Scores of nongovernmental organizations, including women’s, student, human rights, peace, academic, business, professional, cultural, and religious groups, as well as the independent press and trade unions, have re-emerged in both northern and southern Sudan in the past few years. Largely unrecognized and often at great personal risk, this democratic movement is exerting increasing pressure on all sides of Sudan’s 20-year civil war to end the fighting, and is building the foundations for sustainable peace, democracy, and human rights in the country. Among the groups leading this movement are the Babiker Badri Scientific Association for Women Studies, the Kwoto Cultural Center, the Khartoum Monitor, the Sudan Human Rights Organization, and the New Sudan Council of Churches.


  • The Mano River Union Civil Society Movement (Liberia, Sierra Leone, Guinea)
    Uniting more than 40 groups from Liberia, Sierra Leone, and Guinea, members of the Mano River Union Civil Society Movement have demonstrated extraordinary courage in mobilizing for peace and democracy. Despite harassment and torture, they have continued to appeal for peace negotiations among the governments and combatants in the region, and have organized demonstrations and meetings calling for greater respect for democracy and human rights. Among the organizations leading the Movement are the Association of Liberian Professional Organizations, the Press Union of Liberia, the Campaign for Good Governance of Sierra Leone, and the Organisation Guineene des Droits de l’Homme.


  • The Democratic Movement in Belarus
    The movement continues to be heavily repressed for opposing the Lukashenko regime. In a difficult climate in which elections are rigged, politicians are “disappeared,” human rights violated, and independent organizations shut down; the movement is struggling to promote a return to democracy and economic reform in Belarus. In the past year, more than a dozen NGOs and independent newspapers have been forcibly closed. The tribute will be accepted by members of the Assembly of Pro-Democratic NGOs and the Belarusian Association of Journalists, the two leading organizations that support and defend Belarus’ civil society and media sectors.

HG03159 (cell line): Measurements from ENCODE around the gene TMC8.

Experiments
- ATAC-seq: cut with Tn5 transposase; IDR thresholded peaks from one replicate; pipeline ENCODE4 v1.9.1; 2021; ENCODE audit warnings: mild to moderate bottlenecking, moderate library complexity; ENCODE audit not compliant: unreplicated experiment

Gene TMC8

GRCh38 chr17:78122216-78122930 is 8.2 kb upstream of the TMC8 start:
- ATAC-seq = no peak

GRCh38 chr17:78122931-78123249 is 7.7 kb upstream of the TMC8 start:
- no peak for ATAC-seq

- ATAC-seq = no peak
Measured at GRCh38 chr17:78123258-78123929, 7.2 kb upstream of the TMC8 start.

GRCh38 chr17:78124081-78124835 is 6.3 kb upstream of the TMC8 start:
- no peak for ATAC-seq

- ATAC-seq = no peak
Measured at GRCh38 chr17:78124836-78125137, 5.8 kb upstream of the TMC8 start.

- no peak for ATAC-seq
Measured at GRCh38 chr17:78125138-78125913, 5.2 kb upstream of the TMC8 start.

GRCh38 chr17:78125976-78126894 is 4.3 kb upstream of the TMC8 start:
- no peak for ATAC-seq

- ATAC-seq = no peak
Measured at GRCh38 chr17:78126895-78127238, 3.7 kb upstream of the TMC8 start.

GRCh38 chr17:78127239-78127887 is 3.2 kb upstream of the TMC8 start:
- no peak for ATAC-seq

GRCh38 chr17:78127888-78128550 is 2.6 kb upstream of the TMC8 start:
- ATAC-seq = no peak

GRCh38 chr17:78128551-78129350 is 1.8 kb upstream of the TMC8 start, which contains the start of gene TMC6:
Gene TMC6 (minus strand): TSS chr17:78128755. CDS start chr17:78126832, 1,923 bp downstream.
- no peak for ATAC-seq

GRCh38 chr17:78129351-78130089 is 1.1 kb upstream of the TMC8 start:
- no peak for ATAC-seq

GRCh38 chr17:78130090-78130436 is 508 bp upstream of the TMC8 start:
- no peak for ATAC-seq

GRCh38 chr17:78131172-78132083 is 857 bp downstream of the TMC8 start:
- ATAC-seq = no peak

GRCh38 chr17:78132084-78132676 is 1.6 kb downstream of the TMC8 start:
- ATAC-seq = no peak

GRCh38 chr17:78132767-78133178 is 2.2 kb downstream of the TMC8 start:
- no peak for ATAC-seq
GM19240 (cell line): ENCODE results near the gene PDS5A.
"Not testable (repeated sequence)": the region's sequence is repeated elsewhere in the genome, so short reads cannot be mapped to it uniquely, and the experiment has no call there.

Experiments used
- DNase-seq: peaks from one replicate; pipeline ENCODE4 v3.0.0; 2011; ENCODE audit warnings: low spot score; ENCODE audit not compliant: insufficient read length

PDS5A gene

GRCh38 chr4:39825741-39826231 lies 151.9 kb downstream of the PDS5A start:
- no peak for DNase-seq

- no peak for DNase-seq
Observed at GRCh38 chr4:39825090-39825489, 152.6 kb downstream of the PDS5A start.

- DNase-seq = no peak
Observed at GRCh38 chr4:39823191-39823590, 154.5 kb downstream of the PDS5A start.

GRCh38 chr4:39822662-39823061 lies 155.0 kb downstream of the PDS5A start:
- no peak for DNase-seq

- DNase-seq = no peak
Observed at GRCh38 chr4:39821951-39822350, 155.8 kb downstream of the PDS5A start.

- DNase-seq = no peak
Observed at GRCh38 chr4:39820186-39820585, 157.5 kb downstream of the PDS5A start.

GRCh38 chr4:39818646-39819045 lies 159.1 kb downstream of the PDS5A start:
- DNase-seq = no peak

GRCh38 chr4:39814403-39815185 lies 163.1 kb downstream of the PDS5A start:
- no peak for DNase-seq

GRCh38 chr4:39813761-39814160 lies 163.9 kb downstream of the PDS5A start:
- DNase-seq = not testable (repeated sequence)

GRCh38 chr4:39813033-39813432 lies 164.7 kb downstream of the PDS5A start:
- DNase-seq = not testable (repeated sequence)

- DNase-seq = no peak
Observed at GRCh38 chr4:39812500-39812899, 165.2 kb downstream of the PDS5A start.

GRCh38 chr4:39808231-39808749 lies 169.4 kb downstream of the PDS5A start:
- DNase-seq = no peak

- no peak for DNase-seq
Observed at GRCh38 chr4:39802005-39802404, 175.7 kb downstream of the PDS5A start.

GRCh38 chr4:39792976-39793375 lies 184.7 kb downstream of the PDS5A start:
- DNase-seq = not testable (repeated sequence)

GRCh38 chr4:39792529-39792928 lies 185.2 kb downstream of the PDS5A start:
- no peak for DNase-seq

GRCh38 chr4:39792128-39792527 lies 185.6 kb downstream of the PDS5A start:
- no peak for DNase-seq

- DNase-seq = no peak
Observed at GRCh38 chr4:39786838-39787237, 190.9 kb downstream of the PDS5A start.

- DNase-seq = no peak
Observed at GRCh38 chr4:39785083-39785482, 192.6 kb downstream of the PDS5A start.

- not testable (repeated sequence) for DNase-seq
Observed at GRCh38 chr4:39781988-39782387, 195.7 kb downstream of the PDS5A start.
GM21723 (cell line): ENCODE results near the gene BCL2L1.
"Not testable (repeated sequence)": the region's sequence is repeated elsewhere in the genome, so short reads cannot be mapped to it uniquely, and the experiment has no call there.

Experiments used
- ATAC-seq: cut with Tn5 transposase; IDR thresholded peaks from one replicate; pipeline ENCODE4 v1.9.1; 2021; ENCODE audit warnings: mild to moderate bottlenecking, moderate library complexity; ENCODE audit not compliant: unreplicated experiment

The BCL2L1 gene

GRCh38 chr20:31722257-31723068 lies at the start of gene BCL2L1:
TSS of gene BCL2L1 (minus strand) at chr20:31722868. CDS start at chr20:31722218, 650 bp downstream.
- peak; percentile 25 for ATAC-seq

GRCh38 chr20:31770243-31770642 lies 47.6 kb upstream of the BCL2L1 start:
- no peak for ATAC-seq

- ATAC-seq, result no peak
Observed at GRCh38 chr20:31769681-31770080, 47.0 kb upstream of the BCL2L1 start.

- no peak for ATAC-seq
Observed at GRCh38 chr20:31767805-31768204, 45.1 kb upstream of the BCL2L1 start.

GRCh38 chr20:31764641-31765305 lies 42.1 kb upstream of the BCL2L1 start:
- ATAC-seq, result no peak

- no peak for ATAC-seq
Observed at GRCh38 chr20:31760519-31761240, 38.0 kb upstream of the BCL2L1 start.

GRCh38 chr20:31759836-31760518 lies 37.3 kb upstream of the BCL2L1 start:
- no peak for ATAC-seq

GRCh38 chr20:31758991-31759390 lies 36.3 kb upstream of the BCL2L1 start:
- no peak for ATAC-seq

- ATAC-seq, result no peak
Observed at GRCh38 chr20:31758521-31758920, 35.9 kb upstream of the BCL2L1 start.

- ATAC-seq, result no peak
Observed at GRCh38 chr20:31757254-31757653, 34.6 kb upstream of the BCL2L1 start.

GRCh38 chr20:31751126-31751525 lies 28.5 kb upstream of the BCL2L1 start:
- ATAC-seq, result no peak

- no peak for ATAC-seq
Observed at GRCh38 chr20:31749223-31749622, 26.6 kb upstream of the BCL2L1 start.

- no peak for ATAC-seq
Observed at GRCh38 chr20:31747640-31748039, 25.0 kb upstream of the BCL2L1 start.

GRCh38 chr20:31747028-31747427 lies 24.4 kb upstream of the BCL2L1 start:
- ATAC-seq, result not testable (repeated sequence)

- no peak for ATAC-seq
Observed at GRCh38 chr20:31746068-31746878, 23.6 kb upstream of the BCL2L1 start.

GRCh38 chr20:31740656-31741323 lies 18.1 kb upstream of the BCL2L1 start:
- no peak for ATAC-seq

• IPCRI/Panorama (Israel and Palestine)
    Working under the most difficult circumstances in Palestine and Israel, two groups, Panorama and the Israel-Palestine Center for Research and Information (IPCRI), continue their long-standing, solid commitment to democracy and peace. Panorama's innovative approaches to civic education and youth outreach throughout Palestine have helped to sustain optimism about the prospects for Palestinian democracy and continue to provide a critical moderating influence. ICPRI's unique and ongoing contribution to governance and peace issues affecting Israelis and Palestinians, through research, training and the outline of policy prescriptions for peace, has given it credibility and relevance and has put the organization at the forefront of those working for both peace and democracy.
For further information:
|| World Movement for Democracy || National Endowment for Democracy || 1101 15th Street, NW Suite 800 || Washington, D.C. 20005 USA || world@ned.org || webmaster@ned.org || Updated: 03/18/2003 02:34:09